Shine Energy Systems Inc. Company Blog

Shine Energy Systems Inc. Company Blog

Sunday, March 11, 2007

Common Questions

These are the most common questions we are asked, followed by the most common complaints our industry faces (we are being honest and straightforward here):

  • Will it work where I live?
The short answer is Yes. Though if you lived on a houseboat or such it may be difficult...
  • How much will it cost?
This is difficult as it is like asking how much a car costs? Not that we don't want to tell you, but that there are many different types based on your needs. Remember, this includes both heating and cooling. Here is a brief idea (with all the appropriate caveats):
  • Vertical closed loop installation: $5-8,000 ton heating/cooling
  • Open loop/ horizontal closed-loop installation: $4-7,000 ton heating/cooling

  • How does it work?
There are lots of resources available on this. Please refer to the links page on our website: for some great resources (ie - impartial opinions).
  • Where can I get training?
There is a current push for Canadian regulations involving Canadian training through the Canadian GeoExchange Coalition. Previous training was under the International Ground Source Heat Pump Association.

  • What rules and regulations apply?
Building code permits are required for some of the work associated with geothermal (ducting, electrical, plumbing). Currently, in the City of Kamloops there are no permits required, but cities like Calgary have a geothermal permit requirement.


Note these are industry complaints and not complaints about Shine Energy.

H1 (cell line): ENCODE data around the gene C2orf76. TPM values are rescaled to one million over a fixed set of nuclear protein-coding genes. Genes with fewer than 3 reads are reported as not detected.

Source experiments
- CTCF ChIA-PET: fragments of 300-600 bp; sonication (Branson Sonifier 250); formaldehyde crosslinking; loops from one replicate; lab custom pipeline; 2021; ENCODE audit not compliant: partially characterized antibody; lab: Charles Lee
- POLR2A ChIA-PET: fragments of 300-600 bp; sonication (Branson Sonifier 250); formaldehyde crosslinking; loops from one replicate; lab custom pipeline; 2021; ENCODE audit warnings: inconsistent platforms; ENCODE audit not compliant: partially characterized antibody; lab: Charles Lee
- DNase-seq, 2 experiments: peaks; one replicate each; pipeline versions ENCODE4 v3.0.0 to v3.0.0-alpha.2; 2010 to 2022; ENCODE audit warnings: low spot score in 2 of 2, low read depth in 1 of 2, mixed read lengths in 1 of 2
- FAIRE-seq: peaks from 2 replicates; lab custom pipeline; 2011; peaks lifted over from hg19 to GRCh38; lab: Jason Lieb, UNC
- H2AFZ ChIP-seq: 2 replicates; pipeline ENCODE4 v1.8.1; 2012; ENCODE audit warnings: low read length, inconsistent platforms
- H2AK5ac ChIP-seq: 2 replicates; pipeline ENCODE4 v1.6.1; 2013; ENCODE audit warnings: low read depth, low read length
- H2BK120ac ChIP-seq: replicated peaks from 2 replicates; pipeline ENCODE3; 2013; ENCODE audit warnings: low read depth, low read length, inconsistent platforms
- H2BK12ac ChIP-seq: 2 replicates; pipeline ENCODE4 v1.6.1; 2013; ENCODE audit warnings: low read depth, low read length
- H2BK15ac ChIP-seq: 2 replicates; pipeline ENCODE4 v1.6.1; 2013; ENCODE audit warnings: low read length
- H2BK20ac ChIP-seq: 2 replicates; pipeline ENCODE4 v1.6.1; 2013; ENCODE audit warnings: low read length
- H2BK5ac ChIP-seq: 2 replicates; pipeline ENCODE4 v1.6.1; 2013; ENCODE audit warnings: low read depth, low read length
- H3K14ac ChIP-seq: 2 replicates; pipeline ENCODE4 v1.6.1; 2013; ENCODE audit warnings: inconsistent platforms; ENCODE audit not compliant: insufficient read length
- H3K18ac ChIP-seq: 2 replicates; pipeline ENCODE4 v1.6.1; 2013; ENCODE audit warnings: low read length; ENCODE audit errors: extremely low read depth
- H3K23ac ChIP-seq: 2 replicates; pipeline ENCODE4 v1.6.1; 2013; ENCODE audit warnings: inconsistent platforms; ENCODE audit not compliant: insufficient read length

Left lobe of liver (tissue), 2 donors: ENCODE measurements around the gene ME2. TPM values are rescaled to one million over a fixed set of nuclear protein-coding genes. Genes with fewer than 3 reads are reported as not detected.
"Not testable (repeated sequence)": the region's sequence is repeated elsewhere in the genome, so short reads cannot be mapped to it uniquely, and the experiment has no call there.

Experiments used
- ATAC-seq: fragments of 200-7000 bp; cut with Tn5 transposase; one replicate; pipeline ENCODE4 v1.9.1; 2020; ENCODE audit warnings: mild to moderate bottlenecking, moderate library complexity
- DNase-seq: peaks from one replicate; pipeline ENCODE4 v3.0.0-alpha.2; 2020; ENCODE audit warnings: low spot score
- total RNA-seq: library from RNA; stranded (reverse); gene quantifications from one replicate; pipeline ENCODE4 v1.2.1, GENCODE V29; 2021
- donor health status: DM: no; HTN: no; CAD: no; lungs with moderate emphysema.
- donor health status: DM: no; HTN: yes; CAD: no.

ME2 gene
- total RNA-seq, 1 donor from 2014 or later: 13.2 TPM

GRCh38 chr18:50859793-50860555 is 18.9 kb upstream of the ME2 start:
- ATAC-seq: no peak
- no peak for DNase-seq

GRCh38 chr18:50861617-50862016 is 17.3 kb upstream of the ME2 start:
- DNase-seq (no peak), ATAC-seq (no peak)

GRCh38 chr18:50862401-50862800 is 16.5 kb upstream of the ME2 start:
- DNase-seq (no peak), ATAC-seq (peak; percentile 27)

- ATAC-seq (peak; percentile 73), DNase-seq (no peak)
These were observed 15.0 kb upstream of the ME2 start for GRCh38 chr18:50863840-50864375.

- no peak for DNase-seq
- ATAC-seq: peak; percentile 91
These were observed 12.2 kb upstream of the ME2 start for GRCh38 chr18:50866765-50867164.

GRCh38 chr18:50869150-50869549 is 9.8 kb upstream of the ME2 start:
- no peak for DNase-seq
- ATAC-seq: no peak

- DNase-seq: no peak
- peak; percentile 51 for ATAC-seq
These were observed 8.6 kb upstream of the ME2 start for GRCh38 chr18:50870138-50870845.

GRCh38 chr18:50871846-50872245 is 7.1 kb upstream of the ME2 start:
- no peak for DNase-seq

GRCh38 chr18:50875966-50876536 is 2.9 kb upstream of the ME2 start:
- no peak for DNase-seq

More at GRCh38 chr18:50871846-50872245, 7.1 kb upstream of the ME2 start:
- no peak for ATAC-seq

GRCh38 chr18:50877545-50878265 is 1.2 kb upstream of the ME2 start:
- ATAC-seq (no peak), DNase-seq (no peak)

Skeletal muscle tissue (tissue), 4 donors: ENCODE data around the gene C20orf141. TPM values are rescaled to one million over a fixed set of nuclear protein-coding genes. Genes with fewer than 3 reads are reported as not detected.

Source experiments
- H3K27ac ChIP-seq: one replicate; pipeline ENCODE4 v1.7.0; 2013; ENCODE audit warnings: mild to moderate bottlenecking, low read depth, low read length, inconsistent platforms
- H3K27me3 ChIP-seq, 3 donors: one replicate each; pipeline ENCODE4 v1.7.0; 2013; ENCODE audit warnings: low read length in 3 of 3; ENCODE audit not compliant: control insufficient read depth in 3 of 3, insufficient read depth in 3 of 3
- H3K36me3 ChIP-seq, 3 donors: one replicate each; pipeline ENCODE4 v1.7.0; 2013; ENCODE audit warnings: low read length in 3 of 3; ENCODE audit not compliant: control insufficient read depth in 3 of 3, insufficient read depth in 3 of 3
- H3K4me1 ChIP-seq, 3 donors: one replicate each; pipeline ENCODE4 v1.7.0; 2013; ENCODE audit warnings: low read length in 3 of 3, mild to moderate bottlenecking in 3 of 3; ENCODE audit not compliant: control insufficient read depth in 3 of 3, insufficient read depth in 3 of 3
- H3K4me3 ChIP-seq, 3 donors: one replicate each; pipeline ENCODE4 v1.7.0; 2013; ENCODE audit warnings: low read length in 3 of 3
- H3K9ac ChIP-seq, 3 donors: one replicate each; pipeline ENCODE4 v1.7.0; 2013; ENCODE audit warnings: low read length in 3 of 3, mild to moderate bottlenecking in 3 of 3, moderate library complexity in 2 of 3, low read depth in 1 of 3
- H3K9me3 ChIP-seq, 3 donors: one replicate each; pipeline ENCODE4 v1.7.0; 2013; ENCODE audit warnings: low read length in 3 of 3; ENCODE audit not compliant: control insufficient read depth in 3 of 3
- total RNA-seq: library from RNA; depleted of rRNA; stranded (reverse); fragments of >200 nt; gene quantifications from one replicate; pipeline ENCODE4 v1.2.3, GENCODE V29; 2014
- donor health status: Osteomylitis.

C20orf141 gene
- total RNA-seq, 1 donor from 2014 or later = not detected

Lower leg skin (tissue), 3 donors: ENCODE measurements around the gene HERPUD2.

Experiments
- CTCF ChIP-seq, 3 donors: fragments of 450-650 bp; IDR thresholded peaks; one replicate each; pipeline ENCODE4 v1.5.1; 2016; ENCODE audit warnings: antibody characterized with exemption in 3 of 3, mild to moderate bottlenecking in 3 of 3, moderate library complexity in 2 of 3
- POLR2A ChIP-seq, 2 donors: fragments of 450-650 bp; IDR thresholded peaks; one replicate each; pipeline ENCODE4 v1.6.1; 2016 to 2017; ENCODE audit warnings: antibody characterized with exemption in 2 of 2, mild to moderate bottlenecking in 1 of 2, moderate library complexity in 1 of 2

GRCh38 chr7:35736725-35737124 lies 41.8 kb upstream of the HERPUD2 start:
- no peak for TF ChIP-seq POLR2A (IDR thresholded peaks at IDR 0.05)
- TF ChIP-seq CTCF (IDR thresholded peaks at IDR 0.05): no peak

• Electricity bill is too high.
Heat pumps run off of electricity, so you would note a removal of your heating bill if you were previously gas and an increase in your electricity bill. In our design phase, we can show you what the overall savings will be. An improperly (oversized) designed system would not optimize pipe sizing/pumping requirements and could lead to the installation of unnecessarily large equipment that has larger power requirements than smaller, more efficient, equipment. Good design is required in these systems.
  • System doesn't keep our house warm.
This is almost always about poor design. Once the exterior loop is placed there is little that can be done in optimizing this and often what has been installed is not recorded or passed on as the house changes owners. I'm going to harp on GOOD DESIGN again. This includes heat loss/heat gain calculations and so on.

But don't be afraid to look at making sure your house is properly insulated. That is really the first step any homeowner should take before worrying about heating or cooling their house.
  • Equipment broke down.
Compressors can freeze, pumps can stop working, and so forth. The equipment we supply has an excellent warranty associated with it and more importantly, a good history of operation.
  • No contractor nearby.
Well, in the Interior of BC - that's where we come in.
  • Too many choices.
This means having to make decisions on open loop surface water, open loop groundwater, closed loop vertical, closed loop horizontal, and hybrid systems (solar/geothermal). To use the car analogy again - there are many choices. It is important your designer/installer work with you so a strong recommendation can be made that works best for you and your site.
  • Too many stories.
Some will say you must have a certain type of system or that you should never use a certain design. There really are a lot of stories, but keep in mind the persons experience and their motivation. There are many unbiased sources of information out there such as Natural Resources Canada.

One story you may hear when building a new home could come from your general contractor or developer. They may not encourage you to use GHPs. The reason; they are unfamiliar with these systems and very familiar with the conventional systems. Due to the nature of the business, they have a low risk tolerance and prefer to stick to their standard HVAC contractors. The contractors don't have time to learn about the GHPs. The important thing to remember, it is your home and your choice. Seek information elsewhere if you can't get it from them.

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